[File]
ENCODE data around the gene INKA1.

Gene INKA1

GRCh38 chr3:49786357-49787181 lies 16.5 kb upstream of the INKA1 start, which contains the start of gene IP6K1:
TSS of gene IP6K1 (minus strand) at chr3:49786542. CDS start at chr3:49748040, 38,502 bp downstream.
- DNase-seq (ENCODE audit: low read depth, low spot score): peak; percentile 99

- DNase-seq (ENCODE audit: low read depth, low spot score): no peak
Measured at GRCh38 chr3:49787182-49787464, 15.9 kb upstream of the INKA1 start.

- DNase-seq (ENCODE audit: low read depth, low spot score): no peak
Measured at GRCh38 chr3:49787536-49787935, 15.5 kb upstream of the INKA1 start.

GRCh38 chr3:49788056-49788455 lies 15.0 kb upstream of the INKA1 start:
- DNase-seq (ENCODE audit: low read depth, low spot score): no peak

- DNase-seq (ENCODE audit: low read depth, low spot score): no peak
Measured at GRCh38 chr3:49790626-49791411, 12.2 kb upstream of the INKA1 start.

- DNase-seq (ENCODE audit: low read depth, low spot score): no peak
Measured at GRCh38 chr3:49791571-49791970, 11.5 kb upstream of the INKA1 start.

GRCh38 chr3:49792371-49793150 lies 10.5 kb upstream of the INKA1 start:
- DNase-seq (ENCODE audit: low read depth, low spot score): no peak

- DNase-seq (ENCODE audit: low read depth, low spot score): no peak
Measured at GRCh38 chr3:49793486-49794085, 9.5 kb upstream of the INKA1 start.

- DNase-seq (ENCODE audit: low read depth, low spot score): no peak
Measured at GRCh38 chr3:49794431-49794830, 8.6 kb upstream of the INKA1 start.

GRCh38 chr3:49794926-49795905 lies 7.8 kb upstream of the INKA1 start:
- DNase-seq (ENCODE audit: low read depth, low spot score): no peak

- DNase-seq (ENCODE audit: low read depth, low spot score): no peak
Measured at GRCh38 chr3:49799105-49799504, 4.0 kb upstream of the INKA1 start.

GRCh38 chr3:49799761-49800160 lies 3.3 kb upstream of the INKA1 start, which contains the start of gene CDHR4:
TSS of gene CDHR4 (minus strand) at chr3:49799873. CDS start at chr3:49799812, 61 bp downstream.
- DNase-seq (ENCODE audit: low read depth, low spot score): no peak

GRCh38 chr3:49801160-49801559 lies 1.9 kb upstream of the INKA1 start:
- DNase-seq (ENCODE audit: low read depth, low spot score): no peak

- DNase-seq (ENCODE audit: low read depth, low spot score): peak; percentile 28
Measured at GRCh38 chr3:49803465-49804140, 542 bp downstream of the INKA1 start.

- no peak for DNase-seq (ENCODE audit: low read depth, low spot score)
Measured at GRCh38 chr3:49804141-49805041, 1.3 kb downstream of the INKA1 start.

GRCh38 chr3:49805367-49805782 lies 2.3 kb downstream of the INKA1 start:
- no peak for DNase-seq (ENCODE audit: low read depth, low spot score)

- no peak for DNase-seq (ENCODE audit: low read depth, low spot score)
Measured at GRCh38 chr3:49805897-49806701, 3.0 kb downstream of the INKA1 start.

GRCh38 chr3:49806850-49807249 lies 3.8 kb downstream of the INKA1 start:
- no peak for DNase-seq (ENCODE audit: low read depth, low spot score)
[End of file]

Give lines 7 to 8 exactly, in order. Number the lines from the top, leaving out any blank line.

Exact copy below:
Measured at GRCh38 chr3:49787182-49787464, 15.9 kb upstream of the INKA1 start.

- DNase-seq (ENCODE audit: low read depth, low spot score): no peak